Each week our friends at Inhabitat recap the week's most interesting green developments and clean tech news for us -- it's the Week in Green.
Solar power just got a big boost as Ivanpah, the world's biggest solar thermal power plant, was just switched on in the California desert. The massive plant, which is partly owned by Google, will provide enough clean energy to power 140,000 homes. Ivanpah wasn't the only major breakthrough in clean energy this week: For the first time, scientists at the Lawrence Livermore National Laboratory achieved a nuclear fusion reaction that produced more energy than it took in. In Oregon, officials gave the green light to the first offshore wind farm on the West Coast of the US. At the intersection of renewable energy and modern design, a giant photovoltaic cube appeared in the streets of Milan, showing that solar power can be beautiful. The sun isn't the only natural source of energy: Swiss designer Fabienne Felder collaborated with a few Cambridge scientists to produce the world's first radio that is completely powered by plants.
Vertical gardens are on the rise! A developer recently announced plans to build the world's tallest vertical garden in Sri Lanka. The 46-story apartment building will be entirely covered in foliage, so that no glass surface will be exposed to direct sunlight. Crowdfunding has helped provide funding for everything from flying bikes to documentary films. So why not a building? This week the Prodigy Network launched the world's first crowdsourcing platform for real estate development with plans to crowdsource an innovative hotel in New York City's financial district. Want to learn more about the crowdfunding platform? Prodigy Network will be participating in a panel at Social Media Week on Thursday, and you can join in on a live webcast! In other green architecture news, Inhabitat took a look at LaMar Alexander's self-sufficient 400-square-foot cabin, which he built himself for under $2,000. In China, an ancient city that was submerged to create a hydroelectric power plant in the 1950s has become a popular tourist attraction for divers.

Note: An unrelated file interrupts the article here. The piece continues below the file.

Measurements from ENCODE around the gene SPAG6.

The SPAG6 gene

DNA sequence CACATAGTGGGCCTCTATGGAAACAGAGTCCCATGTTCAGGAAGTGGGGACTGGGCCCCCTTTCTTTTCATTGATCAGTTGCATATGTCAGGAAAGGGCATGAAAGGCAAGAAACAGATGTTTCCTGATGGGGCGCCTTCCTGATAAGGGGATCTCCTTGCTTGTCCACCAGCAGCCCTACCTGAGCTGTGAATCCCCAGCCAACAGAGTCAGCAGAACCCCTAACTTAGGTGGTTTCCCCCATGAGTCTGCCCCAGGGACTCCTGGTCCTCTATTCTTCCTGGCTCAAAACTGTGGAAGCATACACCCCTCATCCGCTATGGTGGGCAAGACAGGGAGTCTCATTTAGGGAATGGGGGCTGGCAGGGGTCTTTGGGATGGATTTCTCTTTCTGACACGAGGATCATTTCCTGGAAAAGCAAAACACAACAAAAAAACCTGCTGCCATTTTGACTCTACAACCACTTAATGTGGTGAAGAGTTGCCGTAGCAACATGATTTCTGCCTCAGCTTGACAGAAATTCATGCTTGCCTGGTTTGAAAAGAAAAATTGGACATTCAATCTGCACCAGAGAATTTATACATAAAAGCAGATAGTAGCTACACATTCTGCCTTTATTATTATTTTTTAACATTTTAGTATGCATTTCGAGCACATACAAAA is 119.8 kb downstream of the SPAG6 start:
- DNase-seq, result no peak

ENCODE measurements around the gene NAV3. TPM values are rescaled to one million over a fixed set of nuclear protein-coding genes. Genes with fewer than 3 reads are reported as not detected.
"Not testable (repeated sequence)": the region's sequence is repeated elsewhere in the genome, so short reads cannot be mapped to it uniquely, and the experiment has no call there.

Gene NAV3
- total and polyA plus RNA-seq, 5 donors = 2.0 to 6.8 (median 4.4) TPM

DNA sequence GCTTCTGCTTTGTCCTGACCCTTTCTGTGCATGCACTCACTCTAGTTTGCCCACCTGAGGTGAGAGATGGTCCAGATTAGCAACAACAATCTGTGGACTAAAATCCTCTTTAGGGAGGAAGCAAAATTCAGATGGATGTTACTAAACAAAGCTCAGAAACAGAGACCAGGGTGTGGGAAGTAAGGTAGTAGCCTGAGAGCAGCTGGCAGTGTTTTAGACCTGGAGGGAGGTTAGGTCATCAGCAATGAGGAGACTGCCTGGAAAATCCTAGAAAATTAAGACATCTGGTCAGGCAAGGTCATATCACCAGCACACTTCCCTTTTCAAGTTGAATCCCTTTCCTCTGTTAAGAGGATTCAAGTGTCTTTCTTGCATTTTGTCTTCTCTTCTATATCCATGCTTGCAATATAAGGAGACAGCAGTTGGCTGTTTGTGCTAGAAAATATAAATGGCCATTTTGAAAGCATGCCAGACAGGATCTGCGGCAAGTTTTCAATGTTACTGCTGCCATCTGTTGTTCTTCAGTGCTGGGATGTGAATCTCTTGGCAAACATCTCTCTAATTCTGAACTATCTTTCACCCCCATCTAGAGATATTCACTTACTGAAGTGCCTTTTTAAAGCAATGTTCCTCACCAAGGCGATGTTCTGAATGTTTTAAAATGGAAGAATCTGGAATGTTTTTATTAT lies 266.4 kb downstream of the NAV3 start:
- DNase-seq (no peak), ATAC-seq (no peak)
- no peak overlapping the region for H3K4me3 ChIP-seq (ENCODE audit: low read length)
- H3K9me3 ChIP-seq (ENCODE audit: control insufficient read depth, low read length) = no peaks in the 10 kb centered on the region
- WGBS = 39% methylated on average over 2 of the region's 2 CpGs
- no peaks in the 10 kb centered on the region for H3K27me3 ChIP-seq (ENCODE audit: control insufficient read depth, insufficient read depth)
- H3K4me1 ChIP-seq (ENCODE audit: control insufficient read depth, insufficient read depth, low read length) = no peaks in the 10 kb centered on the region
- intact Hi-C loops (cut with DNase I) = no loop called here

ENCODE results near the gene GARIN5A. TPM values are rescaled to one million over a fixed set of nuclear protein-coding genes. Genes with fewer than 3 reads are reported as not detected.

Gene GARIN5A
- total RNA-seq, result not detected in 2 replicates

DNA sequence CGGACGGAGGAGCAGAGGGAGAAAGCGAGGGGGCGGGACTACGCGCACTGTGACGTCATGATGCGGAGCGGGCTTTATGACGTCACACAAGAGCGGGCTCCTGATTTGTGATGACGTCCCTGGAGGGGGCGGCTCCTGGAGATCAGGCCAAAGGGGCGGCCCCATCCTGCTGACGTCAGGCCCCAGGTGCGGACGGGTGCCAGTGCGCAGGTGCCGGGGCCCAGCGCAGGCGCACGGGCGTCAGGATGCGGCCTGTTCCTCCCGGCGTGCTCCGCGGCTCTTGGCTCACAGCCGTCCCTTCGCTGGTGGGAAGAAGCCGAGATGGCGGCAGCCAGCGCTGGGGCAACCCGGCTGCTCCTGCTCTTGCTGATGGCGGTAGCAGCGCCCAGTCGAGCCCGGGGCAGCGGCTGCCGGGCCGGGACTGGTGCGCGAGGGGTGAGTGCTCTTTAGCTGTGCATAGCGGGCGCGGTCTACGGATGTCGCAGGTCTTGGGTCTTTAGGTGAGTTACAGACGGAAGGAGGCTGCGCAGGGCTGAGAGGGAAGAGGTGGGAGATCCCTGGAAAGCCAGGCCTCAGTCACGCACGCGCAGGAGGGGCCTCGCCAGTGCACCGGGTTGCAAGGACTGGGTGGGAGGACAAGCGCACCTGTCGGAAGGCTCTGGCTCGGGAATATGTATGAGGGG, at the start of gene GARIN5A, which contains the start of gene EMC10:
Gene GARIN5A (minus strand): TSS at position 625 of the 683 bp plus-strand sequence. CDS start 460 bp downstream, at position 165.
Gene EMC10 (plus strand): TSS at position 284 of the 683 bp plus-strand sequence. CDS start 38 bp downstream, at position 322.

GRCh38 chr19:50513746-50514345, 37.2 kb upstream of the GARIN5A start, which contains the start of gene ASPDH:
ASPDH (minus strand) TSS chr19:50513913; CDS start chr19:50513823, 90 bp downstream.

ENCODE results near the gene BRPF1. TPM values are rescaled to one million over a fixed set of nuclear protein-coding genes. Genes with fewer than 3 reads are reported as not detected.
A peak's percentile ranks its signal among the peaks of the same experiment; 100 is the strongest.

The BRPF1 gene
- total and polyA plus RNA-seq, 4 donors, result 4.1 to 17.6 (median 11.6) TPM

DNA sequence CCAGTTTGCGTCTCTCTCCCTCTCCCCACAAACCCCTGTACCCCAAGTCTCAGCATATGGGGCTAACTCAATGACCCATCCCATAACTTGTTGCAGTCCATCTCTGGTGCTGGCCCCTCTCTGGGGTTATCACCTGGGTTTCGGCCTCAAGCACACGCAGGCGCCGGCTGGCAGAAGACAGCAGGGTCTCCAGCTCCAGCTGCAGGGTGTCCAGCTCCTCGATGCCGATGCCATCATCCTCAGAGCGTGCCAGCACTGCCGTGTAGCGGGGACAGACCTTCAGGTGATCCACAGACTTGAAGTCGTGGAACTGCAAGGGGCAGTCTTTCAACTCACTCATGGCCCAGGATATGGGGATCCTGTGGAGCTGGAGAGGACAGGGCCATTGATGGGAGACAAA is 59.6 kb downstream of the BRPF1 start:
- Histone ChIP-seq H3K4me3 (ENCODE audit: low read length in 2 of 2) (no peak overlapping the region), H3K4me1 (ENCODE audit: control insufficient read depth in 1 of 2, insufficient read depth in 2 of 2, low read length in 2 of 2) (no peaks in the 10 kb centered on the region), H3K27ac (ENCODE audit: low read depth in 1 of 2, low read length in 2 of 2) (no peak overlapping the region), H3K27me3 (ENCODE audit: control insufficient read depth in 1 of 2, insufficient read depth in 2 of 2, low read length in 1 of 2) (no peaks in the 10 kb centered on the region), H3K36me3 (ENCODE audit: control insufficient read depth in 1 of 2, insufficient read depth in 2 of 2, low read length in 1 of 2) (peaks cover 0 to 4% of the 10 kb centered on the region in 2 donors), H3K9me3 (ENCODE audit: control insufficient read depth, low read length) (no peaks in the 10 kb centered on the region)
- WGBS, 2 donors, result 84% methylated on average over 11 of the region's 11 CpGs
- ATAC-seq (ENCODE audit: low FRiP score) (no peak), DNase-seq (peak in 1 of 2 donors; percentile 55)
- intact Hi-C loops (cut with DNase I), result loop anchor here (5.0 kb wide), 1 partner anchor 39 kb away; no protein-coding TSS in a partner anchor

You've no doubt heard of self-driving cars, but what about fish-driven cars? The folks at Studio diip created a mobile aquarium that changes course depending on which direction the fish inside swims. New technology could completely change the way electric-vehicle charging works: Toyota announced plans last week to begin testing its new wireless battery charging system, which can recharge batteries in just 90 minutes. In other EV news, Croatia-based electric carmaker Rimac produced an all-electric supercar with 1,088 horsepower. Remember that bright red Cozy Coupe toy car you used to scoot around in? An English mechanic created a full-scale replica of the classic toy car that runs on an 800cc engine.
In other green tech and innovation news, NASA developed a couple of hand-held gadgets that can heal injured astronauts -- just like Star Trek. Scientists at Washington University developed high-tech glasses that help surgeons visualize and target cancer cells. In a bid to make the mundane task of mowing the lawn both effortless and greener, a team of engineers and business students from George Mason University developed a robotic lawnmower that is powered by grass. Designer Steve Gates created a clever LED cork light that transforms any wine bottle into a lamp. And at New York Fashion Week, jewelry maker Heart & Noble pushed the boundaries of eco fashion with its new line of laser-cut jewelry.